Shame on Santa Barbara

homeless in Santa Barbara

homeless in Santa Barbara

They’ll be sitting with their backs to half the people coming and going on the sidewalk. They’ll have half the potential contacts with the public. It might not be financially beneficial for them. — Marck Aguilar, Santa Barbara redevelopment agency

Santa Barbara in California has a sizeable homeless population. How then do they help them? Follow the example of the Church Urban Fund in the UK, provide seed money to help homeless and others less fortunate than ourselves to improve their self-esteem, empower them. Err, no. $50,000 is to be spent on reorientating park benches in the streets so those who sit there have less opportunity for eye contact with passers by and remove the backs of many of the benches so they are less comfortable to sit on.

This mean-spirited proposal has come out of the Santa Barbara businesses community. This is their Big Idea of how to deal with a homelessness problem, a problem that is to them, not to the people who lack a roof over their head.

Those opposed are not opposed on the grounds that this does nothing to help people who are homeless but because it may ‘flush’ them elsewhere!

Four homeless have already died on the streets of Santa Barbara this year, 32 died on the streets last year.

It does not do to have people on the streets, offending those who wish to go shopping.

The land on which Santa Barbara Zoo lies was donated by a wealthy heiress who when her husband died and having no children, converted her mansion into a home for the homeless during the Great Depression. Homeless people converged on her mansion because they heard that they would be fed and housed. She wanted Santa Barbara to carry on her tradition of helping the homeless. Her name has been wiped from the zoo and from the history of Santa Barbara.

Santa Barbara should be renamed Santa Barbaric. The people of Santa Barbaric should hang their heads in shame.

Santa Barbara seeks to turn the tables on the homeless
Tackling poverty together
Homeless at Christmas

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10 Responses to “Shame on Santa Barbara”

  1. laineestreet Says:

    Here we have the results of human beings expecting a larger agency / church to take care of the homeless situation for them. To be more specific, the middle class and upper class do not want to deal with this; and, the government is not prepared to deal with this. We, the beings of this world need to, each one of us, go and personally help one or two of the needy (this includes our forests and water systems, and not pawn the problem off to someone else. The greater majority of us are out for ourselves only. This is why this world is in its current state. We need to act and not just talk of acting. Yes protesting helps to make people and our government aware, but not enough of us are going out and actually getting our hands dirty. We can volunteer to serve food at a soup kitchen, but it only puts an extremely small bandage on the problem for a minute. We need to take it further.

    There are a few helping and educating the poor. We need to raise awareness and help our fellow human beings see how they can help. This starts with our youth. One of my sons is on a humanitarian mission to El Salvador. He is helping with poverty and gangs problems there. He will return this fall. My youngest is preparing to go to the Brisbane, Australia area the first of March to help them dig out of the flooded areas and rebuild. I find that teaching our children from a young age to help their fellow man quite rewarding not only for those in need, but also for each young person. Many lessons are learned in the process that could never be taught at home or at school. By going to third world, and ravaged areas humbles young adults and when they arrive back home, they are more appreciative of the opportunities that they have and can share with locals in need. They are also more patient and more willing to work their way through college and universities when scholarships and funding is not available.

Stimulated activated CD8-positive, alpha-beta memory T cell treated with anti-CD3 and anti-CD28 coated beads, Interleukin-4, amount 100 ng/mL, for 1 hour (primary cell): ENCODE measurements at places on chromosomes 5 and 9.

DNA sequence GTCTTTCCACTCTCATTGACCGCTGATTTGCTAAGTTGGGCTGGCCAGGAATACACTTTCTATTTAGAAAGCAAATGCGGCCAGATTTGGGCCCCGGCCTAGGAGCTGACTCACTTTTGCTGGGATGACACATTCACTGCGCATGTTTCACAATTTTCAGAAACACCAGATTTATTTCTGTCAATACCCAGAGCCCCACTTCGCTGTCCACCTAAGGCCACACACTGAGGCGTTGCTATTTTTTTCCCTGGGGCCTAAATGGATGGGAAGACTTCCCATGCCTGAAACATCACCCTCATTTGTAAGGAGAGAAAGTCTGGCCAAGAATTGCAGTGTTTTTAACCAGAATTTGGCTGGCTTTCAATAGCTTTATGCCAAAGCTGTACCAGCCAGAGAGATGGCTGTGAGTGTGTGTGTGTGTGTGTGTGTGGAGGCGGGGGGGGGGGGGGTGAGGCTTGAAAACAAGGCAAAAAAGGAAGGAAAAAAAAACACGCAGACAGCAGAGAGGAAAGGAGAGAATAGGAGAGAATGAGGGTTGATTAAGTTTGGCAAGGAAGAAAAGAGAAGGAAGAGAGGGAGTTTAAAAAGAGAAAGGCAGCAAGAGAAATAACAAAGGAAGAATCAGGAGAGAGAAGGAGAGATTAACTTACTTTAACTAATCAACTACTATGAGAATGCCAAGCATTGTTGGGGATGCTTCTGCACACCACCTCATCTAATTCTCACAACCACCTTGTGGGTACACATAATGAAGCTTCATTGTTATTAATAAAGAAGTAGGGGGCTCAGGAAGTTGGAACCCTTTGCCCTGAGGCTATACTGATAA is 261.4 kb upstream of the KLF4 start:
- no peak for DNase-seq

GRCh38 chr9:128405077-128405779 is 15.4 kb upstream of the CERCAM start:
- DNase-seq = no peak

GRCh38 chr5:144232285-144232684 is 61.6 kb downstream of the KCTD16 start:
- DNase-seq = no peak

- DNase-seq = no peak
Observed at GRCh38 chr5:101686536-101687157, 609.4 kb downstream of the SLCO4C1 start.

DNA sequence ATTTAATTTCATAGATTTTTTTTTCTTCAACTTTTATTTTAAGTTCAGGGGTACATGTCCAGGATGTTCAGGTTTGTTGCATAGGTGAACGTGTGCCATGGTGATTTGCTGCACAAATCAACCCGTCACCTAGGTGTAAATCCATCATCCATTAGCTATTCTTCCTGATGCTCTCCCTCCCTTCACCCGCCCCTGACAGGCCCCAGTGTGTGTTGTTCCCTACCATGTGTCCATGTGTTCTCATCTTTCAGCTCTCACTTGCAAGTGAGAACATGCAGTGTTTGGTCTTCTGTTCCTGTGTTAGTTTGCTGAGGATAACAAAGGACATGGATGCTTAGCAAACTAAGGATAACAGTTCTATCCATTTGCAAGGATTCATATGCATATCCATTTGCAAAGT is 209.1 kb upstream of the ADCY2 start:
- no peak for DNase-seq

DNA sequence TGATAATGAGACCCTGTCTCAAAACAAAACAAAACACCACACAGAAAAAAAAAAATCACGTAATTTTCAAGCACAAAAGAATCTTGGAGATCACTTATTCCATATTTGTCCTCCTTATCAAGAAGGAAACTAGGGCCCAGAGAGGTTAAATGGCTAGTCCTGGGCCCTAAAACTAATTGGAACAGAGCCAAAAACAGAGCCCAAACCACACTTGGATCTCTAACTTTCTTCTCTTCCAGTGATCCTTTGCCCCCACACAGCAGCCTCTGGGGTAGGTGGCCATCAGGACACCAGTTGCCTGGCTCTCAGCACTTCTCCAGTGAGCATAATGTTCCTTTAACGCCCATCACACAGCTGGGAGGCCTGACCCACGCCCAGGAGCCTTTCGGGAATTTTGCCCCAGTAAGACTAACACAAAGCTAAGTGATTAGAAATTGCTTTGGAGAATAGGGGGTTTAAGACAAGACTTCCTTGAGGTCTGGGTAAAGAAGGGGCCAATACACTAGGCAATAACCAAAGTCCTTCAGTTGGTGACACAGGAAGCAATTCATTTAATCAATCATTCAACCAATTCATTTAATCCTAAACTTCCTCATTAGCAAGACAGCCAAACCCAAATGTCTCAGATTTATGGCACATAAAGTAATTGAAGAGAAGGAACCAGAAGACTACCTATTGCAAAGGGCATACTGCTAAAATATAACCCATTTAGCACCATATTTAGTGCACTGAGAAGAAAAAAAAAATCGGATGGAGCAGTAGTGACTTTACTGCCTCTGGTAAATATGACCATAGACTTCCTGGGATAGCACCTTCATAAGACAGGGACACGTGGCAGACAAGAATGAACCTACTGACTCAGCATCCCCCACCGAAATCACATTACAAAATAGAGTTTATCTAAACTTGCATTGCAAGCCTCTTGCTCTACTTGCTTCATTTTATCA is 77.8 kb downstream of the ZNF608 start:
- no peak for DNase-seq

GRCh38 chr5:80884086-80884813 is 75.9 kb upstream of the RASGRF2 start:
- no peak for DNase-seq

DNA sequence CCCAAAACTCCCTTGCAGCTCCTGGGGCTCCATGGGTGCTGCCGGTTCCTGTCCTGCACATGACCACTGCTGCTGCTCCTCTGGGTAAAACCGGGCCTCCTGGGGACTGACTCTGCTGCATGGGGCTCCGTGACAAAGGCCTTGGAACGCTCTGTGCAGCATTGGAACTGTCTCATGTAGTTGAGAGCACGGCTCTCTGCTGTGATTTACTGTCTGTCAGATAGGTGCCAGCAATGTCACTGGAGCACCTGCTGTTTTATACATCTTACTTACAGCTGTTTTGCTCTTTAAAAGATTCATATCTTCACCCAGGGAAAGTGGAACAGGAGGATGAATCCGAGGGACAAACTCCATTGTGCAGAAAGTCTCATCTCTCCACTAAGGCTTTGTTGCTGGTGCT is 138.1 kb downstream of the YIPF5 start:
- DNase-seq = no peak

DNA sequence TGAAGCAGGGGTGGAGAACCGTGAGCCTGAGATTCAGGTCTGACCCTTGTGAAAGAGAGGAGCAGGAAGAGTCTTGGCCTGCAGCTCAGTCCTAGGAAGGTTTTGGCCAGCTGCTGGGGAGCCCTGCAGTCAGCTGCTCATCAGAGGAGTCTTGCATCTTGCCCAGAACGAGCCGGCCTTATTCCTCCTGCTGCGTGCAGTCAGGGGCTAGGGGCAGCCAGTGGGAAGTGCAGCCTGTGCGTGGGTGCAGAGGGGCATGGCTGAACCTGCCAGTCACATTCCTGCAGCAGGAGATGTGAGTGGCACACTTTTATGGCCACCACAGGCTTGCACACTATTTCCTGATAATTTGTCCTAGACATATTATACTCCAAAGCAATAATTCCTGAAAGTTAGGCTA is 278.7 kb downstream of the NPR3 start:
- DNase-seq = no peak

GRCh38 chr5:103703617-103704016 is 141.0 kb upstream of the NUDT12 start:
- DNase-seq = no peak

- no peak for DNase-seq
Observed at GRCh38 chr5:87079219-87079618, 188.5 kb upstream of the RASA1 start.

My daughter works with the physically and mentally challenged and has been their advocate with funding many times. She also knows sign language and works at a school for the deaf.

    My oldest son was on the initial invasion of Iraq. That was one of the hardest times of my life knowing my son’s life was on the line. Luckily, he was not injured. As things were calming down a little, his unit was sent to the boarder of Iraq and Iran. He had started working on Arabic six months before he left for duty. By the time his unit reached the boarder, he knew enough to be a translator. I have always taught my children about the major beliefs of the different religions. My son related an experience when he had to stand up for a Muslim family. This family, (mother, father, and two children,) were traveling from Iran back into Iraq to see grandparents they had not been able to see for a long time. The other soldiers with my son decided that this family needed to be detained. Mind you, the soldiers had searched the car and found nothing. It was beastly hot and the family was kept in the oven like car. My son put up an argument that finally convinced the others including the officer in charge to at least allow my son to get them some water. The children were crying. They had been detained for six hours. The mother asked to please get them some food too. Some horrible idiots in my son’s unit laughed and brought the family meals with pork for the meat. My son looked at the meals and comment on the choice. The other soldiers just laughed and said that they will never know the difference until after they have eaten and are told so. I was so proud of my son who threw the meals to the ground and taught a lesson of humanity to his fellow soldiers about achieving peace through an understanding and tolerance of the different religions of this world, not trying to eliminate religions. Then he personally got meals with chicken in them for the family. My son’s wife works for the main hub of our state’s Food Bank. She has and is helping many to feed families and find work.